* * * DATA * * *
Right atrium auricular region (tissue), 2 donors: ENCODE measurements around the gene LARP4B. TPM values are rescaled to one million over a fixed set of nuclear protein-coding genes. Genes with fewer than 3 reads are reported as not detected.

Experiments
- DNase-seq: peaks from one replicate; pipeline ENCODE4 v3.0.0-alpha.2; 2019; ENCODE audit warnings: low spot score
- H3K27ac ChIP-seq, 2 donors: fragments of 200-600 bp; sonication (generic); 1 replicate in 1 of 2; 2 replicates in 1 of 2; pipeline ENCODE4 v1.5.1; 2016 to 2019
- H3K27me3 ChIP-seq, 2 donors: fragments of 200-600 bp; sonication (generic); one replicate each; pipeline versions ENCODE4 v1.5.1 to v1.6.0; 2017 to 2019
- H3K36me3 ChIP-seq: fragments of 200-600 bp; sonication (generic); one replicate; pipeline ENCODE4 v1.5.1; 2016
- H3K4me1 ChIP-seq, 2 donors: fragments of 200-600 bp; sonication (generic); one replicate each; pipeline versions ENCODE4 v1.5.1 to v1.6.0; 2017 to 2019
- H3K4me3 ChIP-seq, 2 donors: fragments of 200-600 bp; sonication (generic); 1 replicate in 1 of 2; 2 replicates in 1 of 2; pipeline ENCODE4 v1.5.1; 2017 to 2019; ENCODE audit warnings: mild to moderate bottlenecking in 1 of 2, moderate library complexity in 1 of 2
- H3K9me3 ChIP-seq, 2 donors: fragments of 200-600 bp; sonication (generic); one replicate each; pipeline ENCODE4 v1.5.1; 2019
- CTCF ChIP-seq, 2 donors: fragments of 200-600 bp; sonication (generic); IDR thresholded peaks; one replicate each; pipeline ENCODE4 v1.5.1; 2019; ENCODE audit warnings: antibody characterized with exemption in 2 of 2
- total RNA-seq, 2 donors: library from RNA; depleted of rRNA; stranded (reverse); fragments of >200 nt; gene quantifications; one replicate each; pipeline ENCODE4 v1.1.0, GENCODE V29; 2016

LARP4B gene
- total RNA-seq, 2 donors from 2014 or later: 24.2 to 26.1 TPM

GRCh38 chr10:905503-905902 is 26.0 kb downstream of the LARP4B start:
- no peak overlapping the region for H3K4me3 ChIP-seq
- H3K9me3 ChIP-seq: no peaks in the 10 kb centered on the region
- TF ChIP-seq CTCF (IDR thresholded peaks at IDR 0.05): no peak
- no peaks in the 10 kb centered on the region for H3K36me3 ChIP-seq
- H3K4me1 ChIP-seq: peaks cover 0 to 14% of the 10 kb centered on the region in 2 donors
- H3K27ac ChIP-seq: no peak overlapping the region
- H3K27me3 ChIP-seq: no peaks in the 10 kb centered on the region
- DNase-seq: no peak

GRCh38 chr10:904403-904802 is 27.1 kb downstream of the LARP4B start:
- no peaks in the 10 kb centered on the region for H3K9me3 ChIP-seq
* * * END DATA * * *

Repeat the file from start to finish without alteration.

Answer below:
Right atrium auricular region (tissue), 2 donors: ENCODE measurements around the gene LARP4B. TPM values are rescaled to one million over a fixed set of nuclear protein-coding genes. Genes with fewer than 3 reads are reported as not detected.

Experiments
- DNase-seq: peaks from one replicate; pipeline ENCODE4 v3.0.0-alpha.2; 2019; ENCODE audit warnings: low spot score
- H3K27ac ChIP-seq, 2 donors: fragments of 200-600 bp; sonication (generic); 1 replicate in 1 of 2; 2 replicates in 1 of 2; pipeline ENCODE4 v1.5.1; 2016 to 2019
- H3K27me3 ChIP-seq, 2 donors: fragments of 200-600 bp; sonication (generic); one replicate each; pipeline versions ENCODE4 v1.5.1 to v1.6.0; 2017 to 2019
- H3K36me3 ChIP-seq: fragments of 200-600 bp; sonication (generic); one replicate; pipeline ENCODE4 v1.5.1; 2016
- H3K4me1 ChIP-seq, 2 donors: fragments of 200-600 bp; sonication (generic); one replicate each; pipeline versions ENCODE4 v1.5.1 to v1.6.0; 2017 to 2019
- H3K4me3 ChIP-seq, 2 donors: fragments of 200-600 bp; sonication (generic); 1 replicate in 1 of 2; 2 replicates in 1 of 2; pipeline ENCODE4 v1.5.1; 2017 to 2019; ENCODE audit warnings: mild to moderate bottlenecking in 1 of 2, moderate library complexity in 1 of 2
- H3K9me3 ChIP-seq, 2 donors: fragments of 200-600 bp; sonication (generic); one replicate each; pipeline ENCODE4 v1.5.1; 2019
- CTCF ChIP-seq, 2 donors: fragments of 200-600 bp; sonication (generic); IDR thresholded peaks; one replicate each; pipeline ENCODE4 v1.5.1; 2019; ENCODE audit warnings: antibody characterized with exemption in 2 of 2
- total RNA-seq, 2 donors: library from RNA; depleted of rRNA; stranded (reverse); fragments of >200 nt; gene quantifications; one replicate each; pipeline ENCODE4 v1.1.0, GENCODE V29; 2016

LARP4B gene
- total RNA-seq, 2 donors from 2014 or later: 24.2 to 26.1 TPM

GRCh38 chr10:905503-905902 is 26.0 kb downstream of the LARP4B start:
- no peak overlapping the region for H3K4me3 ChIP-seq
- H3K9me3 ChIP-seq: no peaks in the 10 kb centered on the region
- TF ChIP-seq CTCF (IDR thresholded peaks at IDR 0.05): no peak
- no peaks in the 10 kb centered on the region for H3K36me3 ChIP-seq
- H3K4me1 ChIP-seq: peaks cover 0 to 14% of the 10 kb centered on the region in 2 donors
- H3K27ac ChIP-seq: no peak overlapping the region
- H3K27me3 ChIP-seq: no peaks in the 10 kb centered on the region
- DNase-seq: no peak

GRCh38 chr10:904403-904802 is 27.1 kb downstream of the LARP4B start:
- no peaks in the 10 kb centered on the region for H3K9me3 ChIP-seq